New study on sexual harassment
For the first time, Swedish higher education institutions have conducted a joint national survey on the prevalence of gender-based and sexual harassment in the academic sector. The responses from a total of almost 39,000 employees and students show that young people, women and students (including doctoral students) are particularly at risk.
Around four per cent of staff and students at 38 at Swedish higher education institutions claim to have been specifically subjected to “unwanted sexual attention in the work/study environment” over the past 12 months. The extent differs, however, among different groups. Six per cent of female students report that they were exposed during this period, as opposed to two per cent of male staff.
To address the nature of gender-based and sexual harassment from a situational perspective over a longer period of time, eleven questions were asked describing different forms of undesired sexual behaviours. A total of 38 per cent of respondents answered that they had experienced such behaviour at least once during their time as an employee or student. By this measure, female doctoral students reported the highest rate: 53 per cent.
“We started the collaborative research programme in 2018 in response to the #metoo movement,” says Anna Wahl, vice president of the Royal Institute of Technology (KTH) and chair of the programme steering committee. “Our aim was to raise awareness of the prevalence of gender-based and sexual harassment in the academic sector, to analyse underlying causes and thereby to bolster the efforts being made to combat harassment, bullying and other unsolicited and inappropriate behaviour.”
The joint programme, which also involves Karolinska Institutet (KI), Malmö University and the Swedish Secretariat for Gender Research (Gothenburg University), is due to present its first report today, 20 May.
“The report will cover some of the national results from a large survey carried out in 2021 in collaboration with Statistics Sweden,” explains programme leader Karin Dahlman-Wright, KI. “38,918 employees and students from 38 higher education institutions answered the survey, giving a response rate of 31.9 per cent. We hope that the report will motivate improvements that can reduce gender-based violence and sexual harassment amongst mainly young people, women and students. We expect to follow up on this report later to see if any such improvements have been made.”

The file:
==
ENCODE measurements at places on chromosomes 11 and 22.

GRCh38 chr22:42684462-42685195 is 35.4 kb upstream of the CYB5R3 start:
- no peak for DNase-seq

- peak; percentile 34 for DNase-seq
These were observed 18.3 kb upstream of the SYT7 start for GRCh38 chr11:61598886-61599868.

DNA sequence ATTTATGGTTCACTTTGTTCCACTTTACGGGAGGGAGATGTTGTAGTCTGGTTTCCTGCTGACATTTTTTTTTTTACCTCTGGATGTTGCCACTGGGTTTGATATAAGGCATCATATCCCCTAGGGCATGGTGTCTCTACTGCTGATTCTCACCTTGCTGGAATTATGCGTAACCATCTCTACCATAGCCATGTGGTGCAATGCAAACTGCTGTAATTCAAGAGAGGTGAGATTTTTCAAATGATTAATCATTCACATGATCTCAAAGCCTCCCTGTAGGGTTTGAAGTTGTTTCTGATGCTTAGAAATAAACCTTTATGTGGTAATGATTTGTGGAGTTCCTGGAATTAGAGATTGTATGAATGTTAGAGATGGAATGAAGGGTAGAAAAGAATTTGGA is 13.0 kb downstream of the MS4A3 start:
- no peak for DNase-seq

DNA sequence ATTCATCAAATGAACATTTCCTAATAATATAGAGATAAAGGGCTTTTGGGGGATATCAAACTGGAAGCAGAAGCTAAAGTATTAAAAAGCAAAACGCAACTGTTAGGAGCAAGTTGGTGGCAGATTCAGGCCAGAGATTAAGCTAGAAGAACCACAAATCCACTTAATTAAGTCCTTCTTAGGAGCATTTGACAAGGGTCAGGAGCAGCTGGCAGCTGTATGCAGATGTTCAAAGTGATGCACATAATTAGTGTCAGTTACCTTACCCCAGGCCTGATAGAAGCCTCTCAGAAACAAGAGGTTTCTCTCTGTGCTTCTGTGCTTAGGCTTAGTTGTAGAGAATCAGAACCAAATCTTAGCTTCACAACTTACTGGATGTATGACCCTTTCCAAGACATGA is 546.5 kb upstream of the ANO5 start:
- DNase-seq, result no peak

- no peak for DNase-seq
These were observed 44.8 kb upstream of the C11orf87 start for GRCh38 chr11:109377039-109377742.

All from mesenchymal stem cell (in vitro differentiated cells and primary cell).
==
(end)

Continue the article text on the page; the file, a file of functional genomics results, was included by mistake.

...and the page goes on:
Apart from the prevalence of sexual harassment, the survey also contained questions on issues such as the organisational and social work environment, health, bullying, hate and intimidation.
The project will now be furthering its analysis of the survey results. Meanwhile, the steering group hopes that this initial report will lead to important discussions and activities in Swedish academia.
LiU’s deputy vice-chancellor: Nobody should be subjected to any form of abuse
In total, 1913 individuals at LiU responded to the survey: 713 employees, 429 PhD students and 771 students.
In line with the national results, the numbers from LiU show that women have been subjected to unwanted sexual behaviour in their work or studies to a greater extent than men. When asked whether they had been subjected to unwanted sexual attention at their place of work or study during the last twelve months, two percent of employees answered yes; three percent of female PhD students answered yes; and up to eight percent of female students answered yes. The survey received too few answers from male employees and PhD students for LiU to be able to present any results, but five percent of male students indicate that they have been subjected to unwanted sexual behaviour.